Nevertheless, Shulman and Hubbard's success stories aren't typical. Most print-on-demand books sell fewer than 200 copies, said Victoria Strauss, 54, a Massachusetts fantasy and historical novelist who wrote about self-publishing on Writers Beware, a Web site about writing scams for the Science Fiction and Fantasy Writers of America.
“Self-publishing is an enticing idea for a lot of people,” said Tom Stanton, 49, a New Baltimore baseball author and assistant professor of communications at the University of Detroit Mercy. “There are just enough success stories to encourage aspiring authors.”
But even if a writer produces a high-quality book, distribution and marketing issues usually doom self-published books to failure except as personal projects, he said.
“It depends on what your expectations are,” said Phil Pochoda, 69, director of the University of Michigan Press, Ann Arbor. If a writer only wants a physical book to lie on the coffee table and give to friends and family, self publishing can be satisfying, he said. Digital production processes have made it a lot easier and less expensive to produce books in smaller quantities, he explained.
Wayne State University Press Director Jane Hoehner, 42, agreed the self-published book that becomes a word-of-mouth success and is picked up by a big publisher is the rare case.
Eric Novack, operations manager of the Russell Industrial Center in Detroit, estimates he lost about $2,000 or $3,000 from 2004 to 2006 when he tried publishing two books by other authors under Elitest Publications, a company he formed to self-publish his own novel, Killing Molly, 2003. He managed to sell 3,000 copies of his book by peddling it to local bookstores and coffee shops, doing readings and signings, and finding local book reviewers to review it. But despite his marketing efforts on behalf of the other two books, neither sold more than about 300 copies.
“It's very exhausting to continually push your product,” said Novack, 35, who dissolved Elitest Publications in 2006. Nevertheless, he may resort to self-publishing again if he is unable to find a traditional publisher for the new novel he is writing.
Finding your audience
For Shulman and Hubbard, self-publishing has worked because both authors are very good at marketing themselves. Shulman also has a unique audience, people with theft and spending addictions. Experts agree self-publishing works best for writers who can reach particular niches.
Shulman says he is one of only a handful of therapists for recovering shoplifters in the country. His unique specialization and strong Web presence (he has 10 or 11 Web sites) leads to requests for media interviews at an average of one a week. He frequently appears on television and radio, as well as in newspaper and magazine articles. The publicity leads to book sales. He personally sells about one-half of his books and the other half through a wholesaler or online bookseller such as Amazon.com or BarnesandNoble.com. Once or twice a month, he buys about 20 books. He sells the books for $25 and offers free shipping. Each book costs him between $8 and $9. He grosses about $1,000 a month in book sales. After subtracting the costs of the books and shipping and handling fees, he nets about $600 a month.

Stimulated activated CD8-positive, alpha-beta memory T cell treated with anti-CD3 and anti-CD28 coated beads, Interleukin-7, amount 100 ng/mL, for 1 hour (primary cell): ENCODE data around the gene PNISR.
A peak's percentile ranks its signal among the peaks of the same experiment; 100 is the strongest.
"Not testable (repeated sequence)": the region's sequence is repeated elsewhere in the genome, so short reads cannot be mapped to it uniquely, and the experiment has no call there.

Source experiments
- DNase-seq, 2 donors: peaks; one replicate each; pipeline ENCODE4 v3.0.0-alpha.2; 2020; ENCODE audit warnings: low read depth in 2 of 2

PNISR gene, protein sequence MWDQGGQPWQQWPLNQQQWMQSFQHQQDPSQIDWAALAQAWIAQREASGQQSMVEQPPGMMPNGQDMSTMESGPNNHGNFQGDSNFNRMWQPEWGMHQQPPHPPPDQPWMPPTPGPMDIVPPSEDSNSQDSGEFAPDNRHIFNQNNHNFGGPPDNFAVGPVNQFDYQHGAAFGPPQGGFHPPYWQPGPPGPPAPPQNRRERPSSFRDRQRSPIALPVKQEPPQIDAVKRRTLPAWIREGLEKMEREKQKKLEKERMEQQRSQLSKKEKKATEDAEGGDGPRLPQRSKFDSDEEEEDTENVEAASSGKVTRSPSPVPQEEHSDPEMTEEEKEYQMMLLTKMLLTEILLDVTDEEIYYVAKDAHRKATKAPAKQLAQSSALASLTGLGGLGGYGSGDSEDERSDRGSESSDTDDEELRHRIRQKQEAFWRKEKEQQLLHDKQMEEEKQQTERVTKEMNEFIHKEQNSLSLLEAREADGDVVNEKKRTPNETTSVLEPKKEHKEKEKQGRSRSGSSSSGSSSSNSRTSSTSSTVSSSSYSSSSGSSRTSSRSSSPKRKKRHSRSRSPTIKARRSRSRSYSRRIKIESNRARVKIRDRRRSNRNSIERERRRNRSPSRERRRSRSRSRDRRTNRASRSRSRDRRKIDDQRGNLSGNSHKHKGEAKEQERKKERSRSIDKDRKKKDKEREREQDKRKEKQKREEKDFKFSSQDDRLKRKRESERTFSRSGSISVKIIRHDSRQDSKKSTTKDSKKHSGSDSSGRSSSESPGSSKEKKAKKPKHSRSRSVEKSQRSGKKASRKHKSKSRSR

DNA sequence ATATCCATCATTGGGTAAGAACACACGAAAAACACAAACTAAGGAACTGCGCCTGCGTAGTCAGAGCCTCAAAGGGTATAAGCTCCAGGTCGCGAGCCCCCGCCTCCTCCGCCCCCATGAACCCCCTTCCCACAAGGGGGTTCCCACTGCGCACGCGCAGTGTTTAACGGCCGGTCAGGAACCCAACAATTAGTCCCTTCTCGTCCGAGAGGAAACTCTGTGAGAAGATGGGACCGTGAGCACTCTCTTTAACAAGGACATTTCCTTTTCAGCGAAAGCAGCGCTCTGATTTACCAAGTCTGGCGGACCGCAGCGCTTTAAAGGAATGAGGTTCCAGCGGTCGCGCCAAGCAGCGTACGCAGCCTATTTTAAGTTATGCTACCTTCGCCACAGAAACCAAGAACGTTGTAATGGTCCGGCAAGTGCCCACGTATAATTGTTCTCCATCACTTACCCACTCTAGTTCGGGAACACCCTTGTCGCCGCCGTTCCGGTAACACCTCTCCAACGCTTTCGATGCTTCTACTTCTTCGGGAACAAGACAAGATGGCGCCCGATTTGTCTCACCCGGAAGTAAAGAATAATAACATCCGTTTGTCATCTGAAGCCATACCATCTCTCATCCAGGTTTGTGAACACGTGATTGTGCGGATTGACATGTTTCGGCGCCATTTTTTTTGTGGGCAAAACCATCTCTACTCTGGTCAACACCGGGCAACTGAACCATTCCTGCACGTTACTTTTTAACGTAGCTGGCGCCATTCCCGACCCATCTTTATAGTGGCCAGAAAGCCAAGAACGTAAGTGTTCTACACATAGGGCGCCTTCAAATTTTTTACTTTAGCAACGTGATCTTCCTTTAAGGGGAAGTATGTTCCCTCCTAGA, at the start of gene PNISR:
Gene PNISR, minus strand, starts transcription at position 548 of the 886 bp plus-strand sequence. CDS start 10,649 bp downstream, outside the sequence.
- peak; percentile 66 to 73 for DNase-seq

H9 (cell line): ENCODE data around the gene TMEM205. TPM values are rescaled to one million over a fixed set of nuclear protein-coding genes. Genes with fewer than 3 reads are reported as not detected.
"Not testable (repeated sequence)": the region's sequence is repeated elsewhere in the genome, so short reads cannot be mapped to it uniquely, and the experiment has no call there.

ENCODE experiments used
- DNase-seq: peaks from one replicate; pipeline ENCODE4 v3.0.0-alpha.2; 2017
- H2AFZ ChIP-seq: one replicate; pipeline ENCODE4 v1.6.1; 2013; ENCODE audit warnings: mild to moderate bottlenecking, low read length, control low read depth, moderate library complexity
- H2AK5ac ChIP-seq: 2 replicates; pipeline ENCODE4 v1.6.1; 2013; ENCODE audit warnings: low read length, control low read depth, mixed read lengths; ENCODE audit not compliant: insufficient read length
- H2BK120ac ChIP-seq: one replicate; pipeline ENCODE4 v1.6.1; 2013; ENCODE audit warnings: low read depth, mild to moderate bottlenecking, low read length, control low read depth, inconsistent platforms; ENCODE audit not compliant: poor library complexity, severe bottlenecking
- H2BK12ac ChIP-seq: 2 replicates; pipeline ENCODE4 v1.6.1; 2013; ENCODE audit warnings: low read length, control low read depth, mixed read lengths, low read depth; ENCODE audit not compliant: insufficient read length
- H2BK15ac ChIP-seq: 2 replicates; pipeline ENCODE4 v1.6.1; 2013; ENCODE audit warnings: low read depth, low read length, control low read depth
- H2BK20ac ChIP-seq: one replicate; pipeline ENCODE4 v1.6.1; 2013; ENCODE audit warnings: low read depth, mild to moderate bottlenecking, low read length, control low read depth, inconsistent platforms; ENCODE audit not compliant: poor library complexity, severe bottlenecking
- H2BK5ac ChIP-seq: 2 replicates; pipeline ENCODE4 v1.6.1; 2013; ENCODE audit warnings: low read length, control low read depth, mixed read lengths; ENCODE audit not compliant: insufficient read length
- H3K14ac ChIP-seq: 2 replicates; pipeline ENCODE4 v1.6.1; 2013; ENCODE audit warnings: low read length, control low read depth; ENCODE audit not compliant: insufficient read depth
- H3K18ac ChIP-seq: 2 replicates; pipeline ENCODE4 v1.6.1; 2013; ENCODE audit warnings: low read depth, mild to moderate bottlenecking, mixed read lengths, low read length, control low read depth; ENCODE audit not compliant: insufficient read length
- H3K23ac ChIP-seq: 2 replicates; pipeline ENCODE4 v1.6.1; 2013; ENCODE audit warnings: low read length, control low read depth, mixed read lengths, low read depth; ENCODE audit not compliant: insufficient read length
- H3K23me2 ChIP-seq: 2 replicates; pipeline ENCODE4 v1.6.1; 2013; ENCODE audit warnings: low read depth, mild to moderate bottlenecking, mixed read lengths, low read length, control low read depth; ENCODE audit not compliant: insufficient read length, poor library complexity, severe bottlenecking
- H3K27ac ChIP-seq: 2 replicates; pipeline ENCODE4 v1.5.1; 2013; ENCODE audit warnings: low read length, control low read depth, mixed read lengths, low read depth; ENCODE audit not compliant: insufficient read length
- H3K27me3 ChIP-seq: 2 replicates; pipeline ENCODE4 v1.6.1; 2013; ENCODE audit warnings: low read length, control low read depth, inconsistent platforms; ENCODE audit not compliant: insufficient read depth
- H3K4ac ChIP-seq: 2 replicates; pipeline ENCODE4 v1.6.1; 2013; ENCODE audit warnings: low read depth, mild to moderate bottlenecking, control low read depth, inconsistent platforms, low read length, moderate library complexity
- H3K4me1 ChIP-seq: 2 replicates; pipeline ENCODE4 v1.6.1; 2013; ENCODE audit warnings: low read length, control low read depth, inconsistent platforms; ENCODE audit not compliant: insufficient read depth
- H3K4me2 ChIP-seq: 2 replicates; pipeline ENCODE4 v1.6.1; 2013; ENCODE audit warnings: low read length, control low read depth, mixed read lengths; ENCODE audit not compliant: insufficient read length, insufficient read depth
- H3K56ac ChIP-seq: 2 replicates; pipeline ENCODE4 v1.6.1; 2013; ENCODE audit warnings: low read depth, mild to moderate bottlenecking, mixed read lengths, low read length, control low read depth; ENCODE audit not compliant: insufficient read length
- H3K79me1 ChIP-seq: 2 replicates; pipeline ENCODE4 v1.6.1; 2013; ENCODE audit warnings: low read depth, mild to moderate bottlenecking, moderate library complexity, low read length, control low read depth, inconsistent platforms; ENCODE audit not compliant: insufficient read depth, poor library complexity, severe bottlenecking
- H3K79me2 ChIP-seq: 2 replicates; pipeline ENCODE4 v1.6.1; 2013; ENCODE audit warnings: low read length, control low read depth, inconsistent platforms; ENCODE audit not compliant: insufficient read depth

“Having a book out helps you to be viewed as an authority,” he said.
The national publicity is important because most of his clients are not local. About 80 percent to 90 percent receive therapy over the telephone. He also has a part-time criminal law practice. In total, his yearly business revenue has remained between $100,000 and $120,000 in the last five years.
Romancing the Internet
About 10 years ago, Hubbard had written four manuscripts but couldn't find an interested publisher. She saw an ad for e-books and decided to publish one. Now this is her pattern: First she publishes her manuscript as an e-book using Lulu.com, Smashwords.com or E-junkie.com. This costs her nothing. She uses a volunteer editor to keep costs down. She prices the book from free to $5, raising the price as demand grows. Readers download the books onto their computers, mobile phones or e-readers. She averages about $300 a month in e-book sales.
After 5,000 downloads, she publishes an e-book as a paperback using Lulu, Lightning Source or CreateSpace. She hires an editor at $1 to $4 a page, and uses stock photography and Microsoft Word or photo programs to design book covers. Her monthly paperback sales average between $100 and $200.
Hubbard generates sales by doing online and offline marketing. She has six Web sites and participates in five or six more. She publishes serial “live stories” on her Web site, updating them four times a week for 150 readers who return every day. After four or five chapters, she quits writing the book online and publishes it as an e-book. To attract male readers, she keeps an advice blog called, “How to Love a Black Woman.” Repeating characters and sequels encourage repeat customers.
To attract new readers, she participates in numerous reading and writing discussion groups online, belongs to 150 social networks including Facebook, MySpace, Twitter, and networks in India, Japan and China, and calls into live Blog Talk Radio shows about books, romance and writing.
Offline, she attends writing conferences and sends audio books and stories to readers' groups and writers' groups.
In 2000, she founded the Motown Writers Network, Detroit, also known as the Michigan Literary Network. The group, which boasts nearly 10,000 members, helps writers reach their literary goals and readers connect to writers. In 2001, she started Hub Books, a literary service so she could offer paid Internet marketing consulting.
“I always tell people that being a writer today is 15 percent writing and 85 percent marketing,” she said.
She estimates she makes about $40,000 annually from all her literary endeavors, including consulting and speaking engagements. A divorced mother of three, she also maintains a job as a nonemergency telephone operator for the Detroit Police Department.
“I'm in this more because I love to write,” she said, explaining that money isn't a primary motivator but adding that she also loves having devoted readers.